Succession Season Three Episode Two,” Mass in the Time of War,” directed by Mark Mylod, centers around Kendall Roy (Jeremy Strong) attempting to convince all his siblings to join him in his quest to take out their father, Logan Roy (Brian Cox). Siobhan ” Shiv” Roy (Sarah Snook), Roman Roy (Kieran Culkin), and their half-sibling and Logan’s eldest son Connor Roy (Alan Ruck) all gather at Rava Roy’s (Natalie Gold) apartment to figure out if they should switch sides. The Roy family members try to manipulate one another but can see through each other’s lies. Succession‘s humor comes from contradictions in the character’s actions, facial expressions, and words. ” Mass in the Time of War” mainly takes place in the apartment, where the actors who play the Roy siblings give us a master class of what a dysfunctional family discussion looks like.
MANIPULATION & FAMILY DYSFUNCTION
Logan’s dysfunction is mirrored in how his children are constantly attempting to exploit one another. The subtext beneath the surface of all their conversations infuses tension into the scenes. Shiv calls Kendall out when he tells her that he aired all the family’s dirty laundry because he felt he had no choice. She knows it was “self-aggrandizing bullshit.” Kendall only cares about is his glory. Connor comes over to Rava’s apartment. He lets Roman and Shiv know that their father is looking for them. Shiv states they are here on his behalf. Connor laughs, ” Oh, sure thing, honey. Me too. All About Dad.” Connor means that everybody came to talk to Kendall for themselves. They don’t want to go down with their father. Since Connor is the one that Logan abandoned, he feels comfortable expressing his real emotions. Kendall can never unite his siblings because the Roy clan constantly uses one another for personal gain and are rarely honest.
The satirical HBO television show’s masterful humor is rooted in the witty banter between the Roy siblings. Kendall spends the entire day pointing out that they must take down Logan to make up for Waystar RoyCo’s executives coercing dancers to sleep with executives by promising to make them movie stars. Supposedly Kendall wants to end sexual harassment for the sake of all women. He further pushes the boundaries of logic by stating Waystar RoyCo can save the world. Shiv is the one that Kendall wants to partner up with the most. Kendall’s hypocritical nature appears the minute Shiv turns him down. He has a melt down, calling her a “twat.” He argues that Shiv only matters because women “count double now.” Buddying up with Shiv is good optics. He objectifies his sister by saying only her “teats” matter. The comedy comes from the contraction of Kendall sweet-talking Shiv then doing an about-turn objectifying her, revealing the ugly truth bubbling up to the surface.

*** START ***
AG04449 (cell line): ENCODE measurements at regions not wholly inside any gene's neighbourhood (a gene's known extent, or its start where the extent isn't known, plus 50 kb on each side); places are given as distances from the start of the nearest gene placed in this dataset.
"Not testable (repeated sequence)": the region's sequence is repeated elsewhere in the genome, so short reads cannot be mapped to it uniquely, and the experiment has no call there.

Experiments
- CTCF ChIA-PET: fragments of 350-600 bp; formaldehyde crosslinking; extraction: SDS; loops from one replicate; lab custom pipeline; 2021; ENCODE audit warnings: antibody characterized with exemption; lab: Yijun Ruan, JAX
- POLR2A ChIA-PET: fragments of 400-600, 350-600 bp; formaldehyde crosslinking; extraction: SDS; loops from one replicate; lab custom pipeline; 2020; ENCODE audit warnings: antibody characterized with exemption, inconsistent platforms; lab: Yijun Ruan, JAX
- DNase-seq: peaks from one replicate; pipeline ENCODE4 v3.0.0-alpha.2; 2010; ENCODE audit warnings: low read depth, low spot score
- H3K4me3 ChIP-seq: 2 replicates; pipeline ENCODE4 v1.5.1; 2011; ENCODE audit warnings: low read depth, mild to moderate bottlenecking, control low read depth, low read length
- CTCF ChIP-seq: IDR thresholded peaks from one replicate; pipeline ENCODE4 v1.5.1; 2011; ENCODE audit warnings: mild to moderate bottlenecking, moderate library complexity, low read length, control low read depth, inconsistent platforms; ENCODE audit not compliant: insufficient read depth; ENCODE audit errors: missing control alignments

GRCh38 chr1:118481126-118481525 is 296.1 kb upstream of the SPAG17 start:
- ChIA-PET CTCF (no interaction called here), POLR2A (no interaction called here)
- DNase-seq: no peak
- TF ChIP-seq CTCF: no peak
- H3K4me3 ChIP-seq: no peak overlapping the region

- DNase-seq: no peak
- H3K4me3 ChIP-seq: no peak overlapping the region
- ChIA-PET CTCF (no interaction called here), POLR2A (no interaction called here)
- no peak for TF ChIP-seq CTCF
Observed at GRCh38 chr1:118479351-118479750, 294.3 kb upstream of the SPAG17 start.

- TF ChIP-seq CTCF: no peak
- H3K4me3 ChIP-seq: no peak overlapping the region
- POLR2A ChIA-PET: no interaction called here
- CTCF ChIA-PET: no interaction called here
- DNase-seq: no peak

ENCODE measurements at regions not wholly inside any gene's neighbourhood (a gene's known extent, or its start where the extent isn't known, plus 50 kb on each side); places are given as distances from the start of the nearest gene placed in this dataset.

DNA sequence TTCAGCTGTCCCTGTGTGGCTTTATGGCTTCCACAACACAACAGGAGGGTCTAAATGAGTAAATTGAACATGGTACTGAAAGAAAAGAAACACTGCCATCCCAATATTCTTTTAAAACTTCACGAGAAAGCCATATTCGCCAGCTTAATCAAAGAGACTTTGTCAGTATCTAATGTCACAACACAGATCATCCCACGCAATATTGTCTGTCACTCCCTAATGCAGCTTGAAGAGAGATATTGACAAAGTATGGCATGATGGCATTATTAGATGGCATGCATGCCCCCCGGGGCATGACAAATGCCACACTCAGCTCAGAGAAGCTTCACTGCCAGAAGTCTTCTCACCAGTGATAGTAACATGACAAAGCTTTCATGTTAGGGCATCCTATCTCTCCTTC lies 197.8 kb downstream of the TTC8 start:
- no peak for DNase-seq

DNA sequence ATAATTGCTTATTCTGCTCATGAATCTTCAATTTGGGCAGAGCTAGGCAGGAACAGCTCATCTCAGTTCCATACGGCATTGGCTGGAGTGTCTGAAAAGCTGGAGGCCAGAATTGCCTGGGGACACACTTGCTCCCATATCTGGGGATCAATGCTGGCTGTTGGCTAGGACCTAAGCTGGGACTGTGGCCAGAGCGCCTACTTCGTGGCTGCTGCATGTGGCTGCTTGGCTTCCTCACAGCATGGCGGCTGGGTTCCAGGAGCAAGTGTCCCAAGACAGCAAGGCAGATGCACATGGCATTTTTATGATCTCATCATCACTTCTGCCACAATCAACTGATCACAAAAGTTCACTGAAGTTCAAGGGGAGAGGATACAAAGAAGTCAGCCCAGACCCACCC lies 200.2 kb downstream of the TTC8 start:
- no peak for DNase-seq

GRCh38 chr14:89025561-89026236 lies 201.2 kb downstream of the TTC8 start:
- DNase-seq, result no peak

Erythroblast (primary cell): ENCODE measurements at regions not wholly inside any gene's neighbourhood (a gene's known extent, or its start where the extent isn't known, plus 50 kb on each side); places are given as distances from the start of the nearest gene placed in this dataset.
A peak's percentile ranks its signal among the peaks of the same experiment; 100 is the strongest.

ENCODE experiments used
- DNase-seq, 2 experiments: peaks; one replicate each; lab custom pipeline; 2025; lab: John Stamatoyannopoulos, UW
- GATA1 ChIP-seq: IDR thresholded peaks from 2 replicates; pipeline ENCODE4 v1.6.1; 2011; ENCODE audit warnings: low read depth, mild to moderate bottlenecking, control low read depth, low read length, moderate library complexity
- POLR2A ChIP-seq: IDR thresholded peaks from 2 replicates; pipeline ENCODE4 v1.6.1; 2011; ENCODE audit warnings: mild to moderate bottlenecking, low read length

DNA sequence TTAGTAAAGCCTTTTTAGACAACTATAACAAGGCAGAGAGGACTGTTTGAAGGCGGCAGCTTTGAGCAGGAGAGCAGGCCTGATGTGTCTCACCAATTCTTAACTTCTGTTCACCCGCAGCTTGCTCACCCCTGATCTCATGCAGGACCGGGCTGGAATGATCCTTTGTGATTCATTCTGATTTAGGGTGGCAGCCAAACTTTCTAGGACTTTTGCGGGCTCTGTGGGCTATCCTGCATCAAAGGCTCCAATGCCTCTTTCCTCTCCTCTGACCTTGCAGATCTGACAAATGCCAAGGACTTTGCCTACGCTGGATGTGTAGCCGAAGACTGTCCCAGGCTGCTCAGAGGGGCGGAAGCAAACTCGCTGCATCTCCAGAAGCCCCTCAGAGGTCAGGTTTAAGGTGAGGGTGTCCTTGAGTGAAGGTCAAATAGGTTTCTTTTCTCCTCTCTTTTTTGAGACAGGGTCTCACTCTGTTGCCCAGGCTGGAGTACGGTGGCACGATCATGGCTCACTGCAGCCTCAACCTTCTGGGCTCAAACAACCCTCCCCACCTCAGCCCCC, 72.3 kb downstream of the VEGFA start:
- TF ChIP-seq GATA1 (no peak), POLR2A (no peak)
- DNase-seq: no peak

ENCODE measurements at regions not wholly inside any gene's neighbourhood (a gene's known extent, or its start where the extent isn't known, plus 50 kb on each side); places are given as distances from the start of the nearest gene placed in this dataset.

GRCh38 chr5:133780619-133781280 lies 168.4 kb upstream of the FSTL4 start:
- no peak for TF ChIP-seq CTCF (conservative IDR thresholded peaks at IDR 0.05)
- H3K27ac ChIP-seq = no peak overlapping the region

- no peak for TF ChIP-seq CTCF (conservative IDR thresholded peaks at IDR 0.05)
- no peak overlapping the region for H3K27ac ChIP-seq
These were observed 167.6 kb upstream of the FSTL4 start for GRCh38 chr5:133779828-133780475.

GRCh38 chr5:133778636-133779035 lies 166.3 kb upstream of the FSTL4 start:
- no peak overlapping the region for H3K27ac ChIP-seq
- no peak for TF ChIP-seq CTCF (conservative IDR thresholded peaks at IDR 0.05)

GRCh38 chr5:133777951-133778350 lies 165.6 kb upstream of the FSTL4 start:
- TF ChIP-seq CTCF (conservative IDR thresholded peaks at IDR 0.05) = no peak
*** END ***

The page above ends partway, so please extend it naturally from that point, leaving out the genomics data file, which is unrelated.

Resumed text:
Greg’s search for an independent lawyer is the funniest element of ” Mass in the Time of War.” Braun master’s physical comedy in his marvelous depiction of the Roy cousin. Greg handed over the cruise line scandals documents to Kendall, leaving him in a precarious legal position. Both Logan and Kendall offer Greg a lawyer, but he is savvy enough to know that any legal aid they give him will serve his self-interest. In desperation, Greg takes legal advice from a first-semester law student. Nicholas Braun, who plays the “smallest” character, is the tallest actor in Succession. Braun hunches down to sell the meek and anxious nature of Greg.
Greg’s naivety about the law and everything about corporate America leaves him vulnerable. After turning down all the lawyers, Greg rushes over to meet with his grandfather Ewan Roy (James Cromwell). The contrast between the flighty talkative grandson and the stern, educated grandfather is already hilarious. Their conversations become funnier when you hear Greg sincerely say that both Ewan and Kendall want to make the company “nice.” Unfortunately, Greg lacks the education that Logan gifted his children based on his limited vocabulary and persuasive techniques. Ewan intercedes that he found his nephew’s press conference “histrionic” and “meretricious.” The way the hardened grandfather replies when Greg struggles to agree coherently with everything, he says, it’s glaring they are not in the same league. Ewan appears to soften when Greg stutters that he needs an independent lawyer. He agrees to help his grandson. Greg beams. When Greg calls out to Ewan, “I love you!” Braun’s sweet face sells his sincerity.
Everything sours when Ewan doesn’t take Greg to the recommended lawyer’s offices. Instead, they end up meeting with radical socialist lawyer Roger Pugh (Peter Rieger), who handles Ewan’s estate. Greg perks right up when he hears Roger say that their first goal is his well-being. Roger goes on to say their second priority is using Greg to “expose the structural contradictions of capitalism.” Ewan only agrees to assist Greg so that they can use him as a tool to dismantle corporate America. Greg looks crestfallen but pretends to agree with Roger’s plan of attack. Braun masterfully plays the stooge Greg, even bringing humor to Rome’s fall.
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